Experts recommend that most adults get 7 to 9 hours of sleep a night, and exercise has been shown to lengthen life and help dodge possible long-term health consequences like heart disease and early death. Recent studies suggest that exercise may counteract the negative effects of poor sleep. One study found that being physically active for at least 25 minutes a day can erase the risk of early death associated with too much sleep or trouble falling asleep. Another study found that lower levels of physical activity may exacerbate the impact of poor sleep on early death, heart disease, and cancer.
The latest study from China used accelerometers to quantify sleep and physical activity, ensuring objective data. The study found that those who exercised the least and slept less than 6 hours were 2.5 times more likely to die during the 7-year study. Less active folks who got the recommended sleep were 79% more likely to die, and the risk was slightly higher for those who logged more than 8 hours a night. But those risks disappeared for short- or long-sleeping participants who logged at least 150 minutes a week of moderate to vigorous activity.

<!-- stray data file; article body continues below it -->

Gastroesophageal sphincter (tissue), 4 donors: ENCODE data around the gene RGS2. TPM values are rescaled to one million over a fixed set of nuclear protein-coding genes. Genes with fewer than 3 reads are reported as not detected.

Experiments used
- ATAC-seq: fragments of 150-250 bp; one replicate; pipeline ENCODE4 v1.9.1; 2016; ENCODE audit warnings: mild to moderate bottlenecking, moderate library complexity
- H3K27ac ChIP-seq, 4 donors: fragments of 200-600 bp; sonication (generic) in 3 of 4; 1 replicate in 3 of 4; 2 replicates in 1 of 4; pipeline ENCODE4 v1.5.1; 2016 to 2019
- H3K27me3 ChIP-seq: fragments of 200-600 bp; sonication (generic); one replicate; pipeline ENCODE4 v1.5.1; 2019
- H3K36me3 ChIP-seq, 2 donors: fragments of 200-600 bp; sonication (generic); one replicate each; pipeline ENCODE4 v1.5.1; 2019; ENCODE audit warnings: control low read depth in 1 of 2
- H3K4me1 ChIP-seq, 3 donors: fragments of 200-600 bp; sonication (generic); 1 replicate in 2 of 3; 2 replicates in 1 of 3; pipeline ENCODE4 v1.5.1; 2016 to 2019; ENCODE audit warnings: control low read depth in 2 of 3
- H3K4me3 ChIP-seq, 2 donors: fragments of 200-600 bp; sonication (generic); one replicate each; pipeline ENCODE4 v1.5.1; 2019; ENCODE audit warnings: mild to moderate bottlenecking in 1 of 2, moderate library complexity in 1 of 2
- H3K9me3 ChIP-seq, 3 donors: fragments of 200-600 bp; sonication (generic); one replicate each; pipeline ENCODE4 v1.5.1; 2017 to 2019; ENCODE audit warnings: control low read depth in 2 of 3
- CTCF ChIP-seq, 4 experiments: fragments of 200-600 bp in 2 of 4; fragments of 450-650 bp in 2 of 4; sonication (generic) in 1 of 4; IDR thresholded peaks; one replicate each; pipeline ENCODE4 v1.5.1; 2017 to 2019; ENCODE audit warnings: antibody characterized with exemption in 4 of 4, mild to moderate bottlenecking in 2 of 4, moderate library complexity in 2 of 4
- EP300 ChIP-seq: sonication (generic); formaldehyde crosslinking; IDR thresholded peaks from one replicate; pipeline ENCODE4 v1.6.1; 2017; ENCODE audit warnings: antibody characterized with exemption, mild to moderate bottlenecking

Exercise fights inflammatory and metabolic dysregulations and abnormal sympathetic nervous system activity, which are associated with cardiovascular diseases and other potentially fatal conditions. Exercise also improves sleep, while better sleep makes it easier to stick with an exercise program. Ideally, an exercise program will include a mix of cardio and resistance exercise. The timing or intensity of exercise doesn’t seem to matter much, but there is evidence that a greater duration contributes to larger improvements in sleep.
The study raises a practical question of how to find the time, energy, and motivation to exercise if you don’t get the proper amount of sleep. The solution is to use one to fix the other. Today’s workout will improve tonight’s sleep. And the better you sleep tonight, the more likely you are to stick with the program.